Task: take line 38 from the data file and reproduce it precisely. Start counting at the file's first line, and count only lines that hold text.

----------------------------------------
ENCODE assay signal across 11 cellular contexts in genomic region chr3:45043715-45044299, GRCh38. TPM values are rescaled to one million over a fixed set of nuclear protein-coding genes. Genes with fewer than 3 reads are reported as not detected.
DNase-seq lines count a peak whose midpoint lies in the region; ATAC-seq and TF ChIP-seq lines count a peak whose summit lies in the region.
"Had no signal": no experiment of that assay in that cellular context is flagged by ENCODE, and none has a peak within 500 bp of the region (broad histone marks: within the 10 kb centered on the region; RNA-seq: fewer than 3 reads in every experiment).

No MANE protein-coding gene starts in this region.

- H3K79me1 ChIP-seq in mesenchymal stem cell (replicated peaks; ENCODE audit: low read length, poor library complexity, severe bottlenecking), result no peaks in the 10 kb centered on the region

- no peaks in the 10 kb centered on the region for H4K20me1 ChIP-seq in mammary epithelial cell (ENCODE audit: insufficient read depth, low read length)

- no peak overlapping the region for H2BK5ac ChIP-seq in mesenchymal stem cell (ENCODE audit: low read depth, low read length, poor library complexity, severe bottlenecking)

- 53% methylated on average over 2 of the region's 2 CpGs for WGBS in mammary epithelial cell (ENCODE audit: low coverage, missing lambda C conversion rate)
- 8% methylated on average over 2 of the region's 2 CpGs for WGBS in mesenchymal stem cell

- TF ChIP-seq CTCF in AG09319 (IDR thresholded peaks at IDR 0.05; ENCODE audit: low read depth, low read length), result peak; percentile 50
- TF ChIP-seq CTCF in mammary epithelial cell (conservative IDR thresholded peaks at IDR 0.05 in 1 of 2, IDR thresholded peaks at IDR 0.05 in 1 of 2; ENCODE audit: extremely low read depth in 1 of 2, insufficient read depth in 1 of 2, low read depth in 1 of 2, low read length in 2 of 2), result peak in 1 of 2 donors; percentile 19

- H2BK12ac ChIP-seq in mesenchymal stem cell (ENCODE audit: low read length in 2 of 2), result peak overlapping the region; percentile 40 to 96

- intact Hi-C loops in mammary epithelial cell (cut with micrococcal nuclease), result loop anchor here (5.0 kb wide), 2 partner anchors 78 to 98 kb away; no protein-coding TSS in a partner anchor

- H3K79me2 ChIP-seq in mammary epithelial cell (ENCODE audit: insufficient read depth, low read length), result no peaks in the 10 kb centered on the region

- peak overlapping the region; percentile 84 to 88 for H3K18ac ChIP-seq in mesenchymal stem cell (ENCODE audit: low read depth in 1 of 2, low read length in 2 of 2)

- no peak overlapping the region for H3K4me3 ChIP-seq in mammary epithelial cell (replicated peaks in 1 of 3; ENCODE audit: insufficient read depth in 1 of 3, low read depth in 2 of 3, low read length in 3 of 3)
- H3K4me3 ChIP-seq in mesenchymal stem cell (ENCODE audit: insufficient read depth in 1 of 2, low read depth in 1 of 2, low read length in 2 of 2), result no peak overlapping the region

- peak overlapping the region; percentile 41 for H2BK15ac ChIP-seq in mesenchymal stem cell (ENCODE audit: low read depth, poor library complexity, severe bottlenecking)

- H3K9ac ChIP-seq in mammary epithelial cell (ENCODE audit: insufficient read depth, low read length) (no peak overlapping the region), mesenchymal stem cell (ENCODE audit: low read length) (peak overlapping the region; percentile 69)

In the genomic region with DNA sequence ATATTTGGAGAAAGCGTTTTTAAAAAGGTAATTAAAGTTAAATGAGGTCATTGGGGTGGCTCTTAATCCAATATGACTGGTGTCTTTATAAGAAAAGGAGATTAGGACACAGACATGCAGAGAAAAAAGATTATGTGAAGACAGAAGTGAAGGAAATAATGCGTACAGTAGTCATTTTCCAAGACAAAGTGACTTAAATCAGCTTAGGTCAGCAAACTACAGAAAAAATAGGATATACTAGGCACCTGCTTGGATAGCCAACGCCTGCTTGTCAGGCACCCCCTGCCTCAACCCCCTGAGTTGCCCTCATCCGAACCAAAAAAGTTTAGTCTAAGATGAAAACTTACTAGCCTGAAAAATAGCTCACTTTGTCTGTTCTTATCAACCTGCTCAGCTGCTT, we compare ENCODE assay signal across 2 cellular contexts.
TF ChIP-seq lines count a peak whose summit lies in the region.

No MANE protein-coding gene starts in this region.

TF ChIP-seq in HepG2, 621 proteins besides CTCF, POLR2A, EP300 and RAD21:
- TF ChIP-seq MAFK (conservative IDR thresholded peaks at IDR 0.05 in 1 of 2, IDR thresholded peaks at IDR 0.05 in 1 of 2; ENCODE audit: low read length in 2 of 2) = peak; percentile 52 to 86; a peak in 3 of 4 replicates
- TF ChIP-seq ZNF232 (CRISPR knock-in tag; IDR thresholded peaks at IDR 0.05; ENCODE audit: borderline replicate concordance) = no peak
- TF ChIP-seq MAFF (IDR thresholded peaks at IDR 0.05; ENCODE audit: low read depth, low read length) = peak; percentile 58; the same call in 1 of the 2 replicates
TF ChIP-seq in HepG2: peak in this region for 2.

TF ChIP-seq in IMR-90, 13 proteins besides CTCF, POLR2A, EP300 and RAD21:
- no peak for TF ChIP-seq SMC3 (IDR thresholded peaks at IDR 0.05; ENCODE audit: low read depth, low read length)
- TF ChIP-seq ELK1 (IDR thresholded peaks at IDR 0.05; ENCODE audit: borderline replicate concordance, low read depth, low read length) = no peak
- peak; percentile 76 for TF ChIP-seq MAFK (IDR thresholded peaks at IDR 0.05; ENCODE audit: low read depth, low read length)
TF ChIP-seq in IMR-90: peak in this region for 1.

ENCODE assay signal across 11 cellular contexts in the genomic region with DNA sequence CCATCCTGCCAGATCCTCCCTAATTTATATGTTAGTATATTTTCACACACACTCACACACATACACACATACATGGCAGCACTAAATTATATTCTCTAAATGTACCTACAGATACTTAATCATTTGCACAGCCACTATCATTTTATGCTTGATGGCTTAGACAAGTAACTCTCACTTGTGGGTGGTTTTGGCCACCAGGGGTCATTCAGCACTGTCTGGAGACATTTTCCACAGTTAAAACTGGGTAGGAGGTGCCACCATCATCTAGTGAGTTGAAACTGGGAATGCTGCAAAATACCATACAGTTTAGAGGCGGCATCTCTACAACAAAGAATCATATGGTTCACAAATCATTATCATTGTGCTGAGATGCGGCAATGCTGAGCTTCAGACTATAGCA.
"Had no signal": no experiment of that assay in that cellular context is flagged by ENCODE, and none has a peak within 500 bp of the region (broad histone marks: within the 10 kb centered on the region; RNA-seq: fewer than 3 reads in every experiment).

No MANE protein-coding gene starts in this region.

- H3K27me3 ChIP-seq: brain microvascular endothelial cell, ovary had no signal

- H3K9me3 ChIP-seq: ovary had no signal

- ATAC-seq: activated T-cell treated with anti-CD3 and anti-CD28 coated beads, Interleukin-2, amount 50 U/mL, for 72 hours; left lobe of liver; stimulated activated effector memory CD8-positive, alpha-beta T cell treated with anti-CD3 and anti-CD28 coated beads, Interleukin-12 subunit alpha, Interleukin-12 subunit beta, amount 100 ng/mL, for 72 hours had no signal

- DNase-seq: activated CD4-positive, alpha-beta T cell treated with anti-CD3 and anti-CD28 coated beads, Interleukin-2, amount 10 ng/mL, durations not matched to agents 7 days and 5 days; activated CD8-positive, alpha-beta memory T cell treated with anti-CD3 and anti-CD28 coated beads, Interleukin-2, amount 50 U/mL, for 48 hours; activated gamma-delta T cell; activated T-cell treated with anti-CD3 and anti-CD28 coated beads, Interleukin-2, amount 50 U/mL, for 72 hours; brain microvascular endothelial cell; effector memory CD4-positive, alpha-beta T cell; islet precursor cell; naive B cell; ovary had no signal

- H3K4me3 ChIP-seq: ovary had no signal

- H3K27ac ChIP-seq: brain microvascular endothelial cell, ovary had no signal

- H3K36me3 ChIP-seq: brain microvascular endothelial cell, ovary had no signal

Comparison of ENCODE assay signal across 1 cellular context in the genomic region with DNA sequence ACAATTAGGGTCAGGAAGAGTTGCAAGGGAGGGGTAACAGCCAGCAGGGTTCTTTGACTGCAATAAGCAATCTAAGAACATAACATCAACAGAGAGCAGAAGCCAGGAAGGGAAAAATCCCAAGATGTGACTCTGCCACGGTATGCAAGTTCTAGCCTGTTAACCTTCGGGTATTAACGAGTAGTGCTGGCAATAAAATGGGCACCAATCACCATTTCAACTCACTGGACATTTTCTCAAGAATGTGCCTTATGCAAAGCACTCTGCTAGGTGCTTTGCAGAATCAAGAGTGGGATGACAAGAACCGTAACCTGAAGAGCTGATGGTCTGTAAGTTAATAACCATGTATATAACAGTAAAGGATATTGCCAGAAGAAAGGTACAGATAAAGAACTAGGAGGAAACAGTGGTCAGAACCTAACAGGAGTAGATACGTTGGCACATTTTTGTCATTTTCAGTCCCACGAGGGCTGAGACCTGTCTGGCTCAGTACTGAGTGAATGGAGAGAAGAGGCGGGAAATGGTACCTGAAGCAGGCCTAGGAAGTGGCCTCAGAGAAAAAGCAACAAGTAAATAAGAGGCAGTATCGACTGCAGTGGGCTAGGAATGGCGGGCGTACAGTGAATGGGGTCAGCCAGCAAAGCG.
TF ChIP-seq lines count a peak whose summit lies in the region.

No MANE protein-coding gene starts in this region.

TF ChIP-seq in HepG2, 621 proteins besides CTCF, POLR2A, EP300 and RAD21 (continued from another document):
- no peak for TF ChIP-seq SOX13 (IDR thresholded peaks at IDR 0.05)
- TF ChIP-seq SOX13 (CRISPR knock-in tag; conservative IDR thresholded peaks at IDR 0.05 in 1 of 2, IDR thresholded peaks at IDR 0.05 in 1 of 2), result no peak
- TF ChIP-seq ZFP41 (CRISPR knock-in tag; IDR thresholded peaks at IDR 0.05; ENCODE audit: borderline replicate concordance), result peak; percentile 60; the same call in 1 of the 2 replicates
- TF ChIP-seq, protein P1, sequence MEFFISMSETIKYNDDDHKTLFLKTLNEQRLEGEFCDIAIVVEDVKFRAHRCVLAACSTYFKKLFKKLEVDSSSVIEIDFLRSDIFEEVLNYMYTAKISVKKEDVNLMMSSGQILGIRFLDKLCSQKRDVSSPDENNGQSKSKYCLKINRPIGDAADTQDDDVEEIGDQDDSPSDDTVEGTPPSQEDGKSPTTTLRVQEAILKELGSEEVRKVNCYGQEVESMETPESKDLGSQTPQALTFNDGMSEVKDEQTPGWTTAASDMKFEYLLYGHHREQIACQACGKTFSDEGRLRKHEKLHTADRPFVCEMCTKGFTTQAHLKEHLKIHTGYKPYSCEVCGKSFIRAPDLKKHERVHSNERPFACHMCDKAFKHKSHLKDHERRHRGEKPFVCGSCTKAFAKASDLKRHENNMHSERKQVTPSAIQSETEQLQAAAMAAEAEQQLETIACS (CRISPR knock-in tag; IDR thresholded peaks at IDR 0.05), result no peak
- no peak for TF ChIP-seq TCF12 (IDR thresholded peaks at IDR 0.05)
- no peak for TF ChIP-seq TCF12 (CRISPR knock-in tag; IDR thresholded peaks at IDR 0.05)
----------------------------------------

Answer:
- ATAC-seq: activated T-cell treated with anti-CD3 and anti-CD28 coated beads, Interleukin-2, amount 50 U/mL, for 72 hours; left lobe of liver; stimulated activated effector memory CD8-positive, alpha-beta T cell treated with anti-CD3 and anti-CD28 coated beads, Interleukin-12 subunit alpha, Interleukin-12 subunit beta, amount 100 ng/mL, for 72 hours had no signal